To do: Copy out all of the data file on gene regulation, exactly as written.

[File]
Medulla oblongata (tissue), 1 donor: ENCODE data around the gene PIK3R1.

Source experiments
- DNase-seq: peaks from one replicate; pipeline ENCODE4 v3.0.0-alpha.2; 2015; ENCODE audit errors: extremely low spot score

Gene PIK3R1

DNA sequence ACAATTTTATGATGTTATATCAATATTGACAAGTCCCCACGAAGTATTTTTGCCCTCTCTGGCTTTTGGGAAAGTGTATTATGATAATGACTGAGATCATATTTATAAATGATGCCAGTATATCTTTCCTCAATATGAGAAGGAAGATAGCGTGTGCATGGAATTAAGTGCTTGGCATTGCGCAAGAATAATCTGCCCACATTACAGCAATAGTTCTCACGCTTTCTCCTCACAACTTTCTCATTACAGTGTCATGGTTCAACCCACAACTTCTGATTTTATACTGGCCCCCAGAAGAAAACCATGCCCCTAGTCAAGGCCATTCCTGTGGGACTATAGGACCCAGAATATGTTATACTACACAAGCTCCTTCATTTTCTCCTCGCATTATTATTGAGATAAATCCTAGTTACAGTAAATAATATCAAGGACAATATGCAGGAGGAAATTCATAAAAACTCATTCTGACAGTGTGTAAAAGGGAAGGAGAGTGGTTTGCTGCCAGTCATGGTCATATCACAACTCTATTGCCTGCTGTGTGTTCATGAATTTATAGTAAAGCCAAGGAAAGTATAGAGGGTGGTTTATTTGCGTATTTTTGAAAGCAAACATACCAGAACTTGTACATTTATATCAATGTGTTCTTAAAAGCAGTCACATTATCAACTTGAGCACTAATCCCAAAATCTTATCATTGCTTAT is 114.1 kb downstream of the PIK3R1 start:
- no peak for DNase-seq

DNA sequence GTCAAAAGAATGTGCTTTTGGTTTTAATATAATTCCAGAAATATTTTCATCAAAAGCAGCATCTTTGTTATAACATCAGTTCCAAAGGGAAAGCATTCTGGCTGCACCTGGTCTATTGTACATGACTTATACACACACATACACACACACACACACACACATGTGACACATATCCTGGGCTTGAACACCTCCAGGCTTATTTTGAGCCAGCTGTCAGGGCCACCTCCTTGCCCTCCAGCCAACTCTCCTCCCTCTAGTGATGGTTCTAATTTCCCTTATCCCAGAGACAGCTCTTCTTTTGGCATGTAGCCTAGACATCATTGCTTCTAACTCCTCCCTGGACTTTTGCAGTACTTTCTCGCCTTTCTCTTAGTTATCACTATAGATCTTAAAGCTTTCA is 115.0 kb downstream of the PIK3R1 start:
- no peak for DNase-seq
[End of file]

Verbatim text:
Medulla oblongata (tissue), 1 donor: ENCODE data around the gene PIK3R1.

Source experiments
- DNase-seq: peaks from one replicate; pipeline ENCODE4 v3.0.0-alpha.2; 2015; ENCODE audit errors: extremely low spot score

Gene PIK3R1

DNA sequence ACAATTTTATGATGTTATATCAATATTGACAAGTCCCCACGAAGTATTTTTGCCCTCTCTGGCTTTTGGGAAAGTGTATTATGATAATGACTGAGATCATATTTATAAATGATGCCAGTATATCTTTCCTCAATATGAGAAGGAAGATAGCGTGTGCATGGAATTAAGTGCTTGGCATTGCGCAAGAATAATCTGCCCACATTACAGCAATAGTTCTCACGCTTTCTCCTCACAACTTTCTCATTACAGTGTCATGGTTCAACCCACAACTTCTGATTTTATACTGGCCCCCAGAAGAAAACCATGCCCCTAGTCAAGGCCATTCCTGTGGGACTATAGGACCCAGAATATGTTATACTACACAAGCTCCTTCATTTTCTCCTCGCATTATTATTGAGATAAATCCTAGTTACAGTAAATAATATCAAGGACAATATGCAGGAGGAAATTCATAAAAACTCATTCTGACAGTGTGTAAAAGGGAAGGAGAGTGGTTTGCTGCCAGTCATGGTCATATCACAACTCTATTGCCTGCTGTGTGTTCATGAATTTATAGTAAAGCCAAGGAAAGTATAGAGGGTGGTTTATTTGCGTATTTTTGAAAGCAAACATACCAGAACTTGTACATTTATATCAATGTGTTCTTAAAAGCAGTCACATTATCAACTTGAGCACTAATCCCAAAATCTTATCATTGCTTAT is 114.1 kb downstream of the PIK3R1 start:
- no peak for DNase-seq

DNA sequence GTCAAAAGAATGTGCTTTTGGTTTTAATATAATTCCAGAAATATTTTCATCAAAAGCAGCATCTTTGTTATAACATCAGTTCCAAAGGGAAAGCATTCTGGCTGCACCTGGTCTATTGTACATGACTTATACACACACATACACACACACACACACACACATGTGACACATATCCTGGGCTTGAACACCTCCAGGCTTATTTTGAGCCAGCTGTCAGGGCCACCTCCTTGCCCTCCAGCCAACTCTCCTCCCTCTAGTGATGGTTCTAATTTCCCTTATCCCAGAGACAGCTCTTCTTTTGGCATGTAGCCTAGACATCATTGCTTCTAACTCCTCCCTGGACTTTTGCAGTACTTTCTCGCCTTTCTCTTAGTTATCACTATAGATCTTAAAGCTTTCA is 115.0 kb downstream of the PIK3R1 start:
- no peak for DNase-seq